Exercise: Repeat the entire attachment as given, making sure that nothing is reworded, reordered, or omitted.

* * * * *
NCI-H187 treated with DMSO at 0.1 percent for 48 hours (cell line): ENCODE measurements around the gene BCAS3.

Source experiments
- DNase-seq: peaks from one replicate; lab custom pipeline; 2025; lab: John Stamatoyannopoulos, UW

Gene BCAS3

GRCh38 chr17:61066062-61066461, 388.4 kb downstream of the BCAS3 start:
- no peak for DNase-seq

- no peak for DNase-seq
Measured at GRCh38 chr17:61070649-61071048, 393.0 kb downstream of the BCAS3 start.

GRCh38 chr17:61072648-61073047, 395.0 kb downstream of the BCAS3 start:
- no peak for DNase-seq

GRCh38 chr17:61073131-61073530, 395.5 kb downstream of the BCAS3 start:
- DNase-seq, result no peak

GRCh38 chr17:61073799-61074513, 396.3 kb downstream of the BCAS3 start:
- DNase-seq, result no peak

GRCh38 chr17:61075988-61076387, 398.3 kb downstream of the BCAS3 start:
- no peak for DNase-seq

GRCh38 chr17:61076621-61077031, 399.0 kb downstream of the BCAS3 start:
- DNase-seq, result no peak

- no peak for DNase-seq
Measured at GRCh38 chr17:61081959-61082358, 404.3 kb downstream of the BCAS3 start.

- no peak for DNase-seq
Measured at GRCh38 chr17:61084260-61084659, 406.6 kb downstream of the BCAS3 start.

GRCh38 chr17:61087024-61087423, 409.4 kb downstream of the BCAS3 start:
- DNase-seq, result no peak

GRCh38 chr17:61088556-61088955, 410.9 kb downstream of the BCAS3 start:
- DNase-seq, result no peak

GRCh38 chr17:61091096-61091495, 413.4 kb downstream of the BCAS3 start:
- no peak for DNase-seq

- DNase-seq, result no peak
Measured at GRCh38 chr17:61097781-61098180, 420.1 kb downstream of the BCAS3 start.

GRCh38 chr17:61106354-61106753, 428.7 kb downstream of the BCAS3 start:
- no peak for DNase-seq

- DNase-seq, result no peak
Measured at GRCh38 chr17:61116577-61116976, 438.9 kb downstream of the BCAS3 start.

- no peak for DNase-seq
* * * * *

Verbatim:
NCI-H187 treated with DMSO at 0.1 percent for 48 hours (cell line): ENCODE measurements around the gene BCAS3.

Source experiments
- DNase-seq: peaks from one replicate; lab custom pipeline; 2025; lab: John Stamatoyannopoulos, UW

Gene BCAS3

GRCh38 chr17:61066062-61066461, 388.4 kb downstream of the BCAS3 start:
- no peak for DNase-seq

- no peak for DNase-seq
Measured at GRCh38 chr17:61070649-61071048, 393.0 kb downstream of the BCAS3 start.

GRCh38 chr17:61072648-61073047, 395.0 kb downstream of the BCAS3 start:
- no peak for DNase-seq

GRCh38 chr17:61073131-61073530, 395.5 kb downstream of the BCAS3 start:
- DNase-seq, result no peak

GRCh38 chr17:61073799-61074513, 396.3 kb downstream of the BCAS3 start:
- DNase-seq, result no peak

GRCh38 chr17:61075988-61076387, 398.3 kb downstream of the BCAS3 start:
- no peak for DNase-seq

GRCh38 chr17:61076621-61077031, 399.0 kb downstream of the BCAS3 start:
- DNase-seq, result no peak

- no peak for DNase-seq
Measured at GRCh38 chr17:61081959-61082358, 404.3 kb downstream of the BCAS3 start.

- no peak for DNase-seq
Measured at GRCh38 chr17:61084260-61084659, 406.6 kb downstream of the BCAS3 start.

GRCh38 chr17:61087024-61087423, 409.4 kb downstream of the BCAS3 start:
- DNase-seq, result no peak

GRCh38 chr17:61088556-61088955, 410.9 kb downstream of the BCAS3 start:
- DNase-seq, result no peak

GRCh38 chr17:61091096-61091495, 413.4 kb downstream of the BCAS3 start:
- no peak for DNase-seq

- DNase-seq, result no peak
Measured at GRCh38 chr17:61097781-61098180, 420.1 kb downstream of the BCAS3 start.

GRCh38 chr17:61106354-61106753, 428.7 kb downstream of the BCAS3 start:
- no peak for DNase-seq

- DNase-seq, result no peak
Measured at GRCh38 chr17:61116577-61116976, 438.9 kb downstream of the BCAS3 start.

- no peak for DNase-seq